This year marks the fiftieth anniversary of Pope Paul VI’s Populorum Progressio, his landmark encyclical on economic and social development. To commemorate this anniversary, the Journal of Moral Theology has published a themed issue on the encyclical. Co-edited by Mari Rapela Heidt and myself, the issue covers a broad range of contemporary scholarship on the encyclical.
Several of the essays in the issue provide new insights into Populorum Progressio. Mari Rapela Heidt starts off the issue with an introductory essay providing valuable historical context for the encyclical. In particular, she looks at two important intellectual influences on the document: the Dominican economist Louis-Joseph Lebret, the editor of the journal Economie et Humanisme and author of the first draft of the encyclical; and Jacques Maritain, the French philosopher who developed the crucial concept of “integral humanism.”
Clemens Sedmak provides a profound Platonic-Augustinian interpretation of the encyclical. It is widely recognized that Populorum Progressio promotes an integral vision joining economic and social development with personal and spiritual development. Sedmak, however, argues that throughout the document Paul VI uses the language of personal virtue to describe social development, using the microcosm of the soul as a model for the macrocosm of society.
In his contribution, Kevin Ahern situates Populorum Progressio within the conversation over the relationship between evangelization and social action on behalf of justice that took place in the years after the Second Vatican Council, as well as the related conversation over the identity of the Jesuit order. The focus of his essay is on how the mission of the organization Jesuit Refugee Service draws on the integral vision of the encyclical. Barrett Turner tells a similar history in order to show how Pope Francis builds upon the vision of Populorum Progressio. In particular, Turner focuses on four principles of what could be called Catholic social praxis developed in Pope Francis’s speeches and writings: time is greater than space, realities are greater than ideas, unity prevails over conflict, and the whole is greater than the parts. These principles serve as a guide for living out the church’s more well-known social teachings.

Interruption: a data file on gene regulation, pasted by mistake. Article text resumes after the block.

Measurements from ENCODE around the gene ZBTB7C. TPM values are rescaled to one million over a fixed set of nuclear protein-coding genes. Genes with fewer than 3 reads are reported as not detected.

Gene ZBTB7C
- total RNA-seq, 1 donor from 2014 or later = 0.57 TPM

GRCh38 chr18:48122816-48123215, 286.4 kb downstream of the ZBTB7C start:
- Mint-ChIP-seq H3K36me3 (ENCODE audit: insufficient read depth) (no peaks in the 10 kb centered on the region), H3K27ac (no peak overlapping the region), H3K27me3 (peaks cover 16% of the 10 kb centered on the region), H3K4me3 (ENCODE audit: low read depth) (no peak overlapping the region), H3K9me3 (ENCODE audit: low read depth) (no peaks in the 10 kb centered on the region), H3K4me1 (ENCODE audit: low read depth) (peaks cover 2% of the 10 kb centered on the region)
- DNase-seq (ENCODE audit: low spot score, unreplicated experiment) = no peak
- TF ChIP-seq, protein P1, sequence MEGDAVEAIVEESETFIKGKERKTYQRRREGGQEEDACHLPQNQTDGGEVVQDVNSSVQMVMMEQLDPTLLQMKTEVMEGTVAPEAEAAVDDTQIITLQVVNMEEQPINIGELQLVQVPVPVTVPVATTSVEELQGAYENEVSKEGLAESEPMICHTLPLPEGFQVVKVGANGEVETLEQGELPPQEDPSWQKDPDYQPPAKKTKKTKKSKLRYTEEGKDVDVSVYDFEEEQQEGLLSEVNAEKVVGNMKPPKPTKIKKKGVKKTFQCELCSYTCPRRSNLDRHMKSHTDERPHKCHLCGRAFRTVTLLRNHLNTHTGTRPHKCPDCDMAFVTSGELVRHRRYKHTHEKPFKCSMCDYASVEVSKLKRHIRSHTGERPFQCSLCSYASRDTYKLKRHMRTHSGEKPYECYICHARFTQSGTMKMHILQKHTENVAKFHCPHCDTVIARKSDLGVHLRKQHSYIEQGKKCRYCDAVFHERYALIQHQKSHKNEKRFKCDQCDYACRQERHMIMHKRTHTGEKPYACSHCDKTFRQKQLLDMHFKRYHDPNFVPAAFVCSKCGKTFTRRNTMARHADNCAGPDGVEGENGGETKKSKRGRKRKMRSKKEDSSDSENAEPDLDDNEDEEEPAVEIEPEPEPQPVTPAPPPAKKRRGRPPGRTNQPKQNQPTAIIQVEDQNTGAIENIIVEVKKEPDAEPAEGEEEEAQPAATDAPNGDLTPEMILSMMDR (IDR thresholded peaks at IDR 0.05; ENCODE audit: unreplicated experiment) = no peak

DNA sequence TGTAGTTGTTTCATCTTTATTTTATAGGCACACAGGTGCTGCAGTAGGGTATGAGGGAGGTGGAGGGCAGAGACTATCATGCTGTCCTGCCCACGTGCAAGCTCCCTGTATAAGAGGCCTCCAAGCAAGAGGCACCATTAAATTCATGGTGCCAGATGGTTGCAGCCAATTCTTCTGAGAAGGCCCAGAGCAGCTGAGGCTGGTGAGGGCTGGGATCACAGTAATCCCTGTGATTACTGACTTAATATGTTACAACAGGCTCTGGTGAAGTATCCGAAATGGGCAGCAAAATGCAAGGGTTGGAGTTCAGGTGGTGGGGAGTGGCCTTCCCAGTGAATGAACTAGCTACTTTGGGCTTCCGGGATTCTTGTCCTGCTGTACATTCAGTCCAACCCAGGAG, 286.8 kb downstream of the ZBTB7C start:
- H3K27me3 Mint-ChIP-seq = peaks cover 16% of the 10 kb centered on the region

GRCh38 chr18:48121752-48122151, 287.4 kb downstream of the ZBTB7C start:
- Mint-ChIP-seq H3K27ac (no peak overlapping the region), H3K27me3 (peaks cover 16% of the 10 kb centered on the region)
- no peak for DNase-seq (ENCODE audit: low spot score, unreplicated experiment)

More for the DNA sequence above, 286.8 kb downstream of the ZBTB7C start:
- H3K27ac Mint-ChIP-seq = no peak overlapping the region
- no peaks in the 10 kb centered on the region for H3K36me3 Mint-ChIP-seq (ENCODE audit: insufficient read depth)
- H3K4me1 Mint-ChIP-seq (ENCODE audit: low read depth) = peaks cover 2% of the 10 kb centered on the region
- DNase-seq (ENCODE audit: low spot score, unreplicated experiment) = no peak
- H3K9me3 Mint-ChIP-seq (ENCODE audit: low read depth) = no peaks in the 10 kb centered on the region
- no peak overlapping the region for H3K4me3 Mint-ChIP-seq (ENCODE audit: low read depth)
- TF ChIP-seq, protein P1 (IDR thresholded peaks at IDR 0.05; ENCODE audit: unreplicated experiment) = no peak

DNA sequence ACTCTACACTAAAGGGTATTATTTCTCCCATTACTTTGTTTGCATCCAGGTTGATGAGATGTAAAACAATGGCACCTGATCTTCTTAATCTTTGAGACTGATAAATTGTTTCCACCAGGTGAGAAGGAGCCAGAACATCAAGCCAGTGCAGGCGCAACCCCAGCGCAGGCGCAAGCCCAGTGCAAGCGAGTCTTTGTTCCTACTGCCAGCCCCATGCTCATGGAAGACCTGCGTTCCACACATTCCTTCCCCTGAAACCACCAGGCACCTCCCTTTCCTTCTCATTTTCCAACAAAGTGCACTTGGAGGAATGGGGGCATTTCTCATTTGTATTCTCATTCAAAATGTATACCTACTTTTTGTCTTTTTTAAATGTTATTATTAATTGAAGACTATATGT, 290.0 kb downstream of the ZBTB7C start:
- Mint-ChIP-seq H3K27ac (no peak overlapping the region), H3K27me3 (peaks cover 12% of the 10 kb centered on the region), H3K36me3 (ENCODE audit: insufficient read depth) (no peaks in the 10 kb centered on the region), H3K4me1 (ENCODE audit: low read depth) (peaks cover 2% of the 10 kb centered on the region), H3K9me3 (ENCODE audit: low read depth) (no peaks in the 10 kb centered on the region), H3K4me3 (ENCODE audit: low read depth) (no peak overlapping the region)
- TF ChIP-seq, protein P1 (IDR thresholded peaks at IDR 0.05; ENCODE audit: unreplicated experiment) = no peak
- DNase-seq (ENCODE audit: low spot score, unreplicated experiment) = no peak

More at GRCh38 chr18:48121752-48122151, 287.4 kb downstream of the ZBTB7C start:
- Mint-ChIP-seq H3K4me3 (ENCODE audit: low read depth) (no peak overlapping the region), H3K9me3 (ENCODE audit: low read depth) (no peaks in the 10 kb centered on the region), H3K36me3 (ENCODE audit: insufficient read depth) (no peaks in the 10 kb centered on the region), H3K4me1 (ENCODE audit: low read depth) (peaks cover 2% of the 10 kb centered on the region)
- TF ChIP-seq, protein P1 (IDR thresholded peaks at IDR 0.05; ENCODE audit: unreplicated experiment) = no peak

Other essays in the issue draw on the spirit of Populorum Progressio while examining topics beyond the scope of the encyclical itself. Both Stan Chu Ilo and Raymond Olusesan Aina look at the social realities of sub-Saharan Africa in light of the encyclical. Ilo looks at how Populorum Progressio and Paul VI’s message to Africa Africae Terrarum inspired the local churches in Africa in their efforts to promote development. He also surveys the current landscape of development in Africa, considering the vision of Populorum Progressio in dialogue with more recent views on development. Aina contrasts Populorum Progressio with the social teachings of Popes John Paul II and Benedict XVI, arguing that the former provides a more radical critique of capitalism in line with the liberationist vision developed by African theologians since the council.
Finally, Marianne Tierney FitzGerald examines the pressing issue of feminicide in the countries of Mexico, Guatemala, and Honduras in light of Populorum Progressio’s integral vision of human development. Feminicide is the killing of women precisely because of their sex, a phenomenon that is exacerbated in the nexus of misogyny, poverty, organized criminal activity, and the violent culture left behind in the wake of political violence. Although Populorum Progressio does not adequately address the ways in which women in particular suffer from poverty and underdevelopment, FitzGerald convincingly argues that the encyclical’s vision of integral development nevertheless provides a helpful lens for addressing the contemporary issue of feminicide.
The church’s social teaching is a living tradition. Even after decades, the documents of the tradition continue to inspire new insights into their meaning and significance. Although written to address the specific problems of their own day, these documents continue to provide guidance as we face issues unimagined by the documents themselves. This special issue of the Journal of Moral Theology hopes to capture something of the enduring vision of Populorum Progressio.